He quietly just moved them into the cellar. He knew that the fact that they were sitting there, untouched, meant I just didn’t want to deal with it.
I filed for unemployment today. They had me write my Social Security number on a Post-It so I wouldn’t have to say it out loud, then sent me to an area full of tables, chairs and self-help books to wait. “The Job Search Solution!” one jacket read. “A Great Resume, Your Ticket to an Interview!” another proclaimed.
I’ve been working since I was 16, 13 if you count all those years of babysitting. My first job was at McDonald’s making french fries. I never actually lost that job; they just stopped giving me shifts and never bothered to ask for the polyester uniform back. But the jobs kept coming: I spent senior year at a sub shop, freshman year at BU filing cards in the library’s card catalog (foreshadowing: I returned the next year to discover all my hard work with paper had been replaced by a computer), sophomore year juggling the school paper with a job at an upscale toy store. I’ve sold clothes to mothers and drag queens, filled bags with ball bearings, stuffed envelopes, done the temp thing and worked in offices all over Boston.
I’ve never filed for unemployment. Never had to. People liked when I worked for them — I had proof of it in my temp agency call backs, in the regret in editors’ eyes when I announced I was moving on to another paper.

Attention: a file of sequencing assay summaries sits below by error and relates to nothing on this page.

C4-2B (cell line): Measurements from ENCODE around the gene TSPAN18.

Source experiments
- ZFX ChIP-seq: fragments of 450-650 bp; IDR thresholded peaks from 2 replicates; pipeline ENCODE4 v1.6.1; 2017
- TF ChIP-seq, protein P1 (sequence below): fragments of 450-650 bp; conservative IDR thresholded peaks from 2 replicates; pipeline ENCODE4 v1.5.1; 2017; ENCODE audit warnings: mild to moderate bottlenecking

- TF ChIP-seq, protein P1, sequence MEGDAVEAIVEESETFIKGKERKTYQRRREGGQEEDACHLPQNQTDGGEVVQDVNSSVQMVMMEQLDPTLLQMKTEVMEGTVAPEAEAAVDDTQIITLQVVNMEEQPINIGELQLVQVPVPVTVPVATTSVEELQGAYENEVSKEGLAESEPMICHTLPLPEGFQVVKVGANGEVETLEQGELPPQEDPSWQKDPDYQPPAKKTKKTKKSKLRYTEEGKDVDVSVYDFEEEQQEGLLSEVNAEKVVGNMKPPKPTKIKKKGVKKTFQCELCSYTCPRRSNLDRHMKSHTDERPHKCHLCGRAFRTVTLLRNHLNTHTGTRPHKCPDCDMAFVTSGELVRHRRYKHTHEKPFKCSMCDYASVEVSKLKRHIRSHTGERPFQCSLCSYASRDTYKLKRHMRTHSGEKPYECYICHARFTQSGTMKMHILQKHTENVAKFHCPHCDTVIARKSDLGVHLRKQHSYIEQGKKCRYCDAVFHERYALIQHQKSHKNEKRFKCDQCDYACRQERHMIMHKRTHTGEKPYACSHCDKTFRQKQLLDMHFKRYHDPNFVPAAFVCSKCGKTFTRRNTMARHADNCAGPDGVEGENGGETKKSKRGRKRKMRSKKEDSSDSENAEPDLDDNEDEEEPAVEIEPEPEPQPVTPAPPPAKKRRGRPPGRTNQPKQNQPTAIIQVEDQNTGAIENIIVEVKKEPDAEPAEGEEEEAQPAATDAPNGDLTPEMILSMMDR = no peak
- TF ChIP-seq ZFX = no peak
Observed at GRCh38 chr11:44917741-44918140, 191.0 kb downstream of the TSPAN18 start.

Until, of course, the last editor. I saw regret there, too.
The boxes aren’t that heavy. I took two of them out of the office myself and thrust the heavier one at one of the reporters. They don’t hold much — I was only in that particular newsroom for a year, with the chain for 13 — and only a few things in them are really important. The flattened red and yellow “planet” my daughter made me in 2004. The pink coffee mug with the legend “Whatever a woman does, she must do twice as well as a man to be considered half as good (luckily, this is not difficult).” The picture of my husband with our new puppy, sharing a stick, the summer after we were married. And the ugly plastic black square, rising ominously on a stand — that’s a Borg, the Star Trek interplanetary species that thought with one mind.
“You will be assimilated,” my friend said playfully when he gave it to me, the birthday after our small daily newpaper was bought by a large chain 13 years ago. “We are Borg, we are Borg.”
The man who takes my claim at unemployment doesn’t look at me as he takes my Post-It, takes down my information. He rattles off what I need to know — here’s how to check in on the website, benefits will take five to six weeks to process and kick in after my severance pay have run out. I try to be cheerful and upbeat. His voice doesn’t change. I don’t know if his facial expression did.
I’ve shed no tears over the loss of my job. I’ve been angry, but I’ve mostly been numb. I’ve longed for 11 years for Saturdays off, but it’s worst on Saturdays — my family has routines without me, my body insists on maintaining itself on Sunday edition time. What do people DO on Saturdays? Am I ever going to feel sleepy before 1 a.m. again?
Someday, maybe, I’ll get to those boxes. There’s probably nothing in there that I need, anyway.
I have been unassimilated. No longer Borg, no longer employed.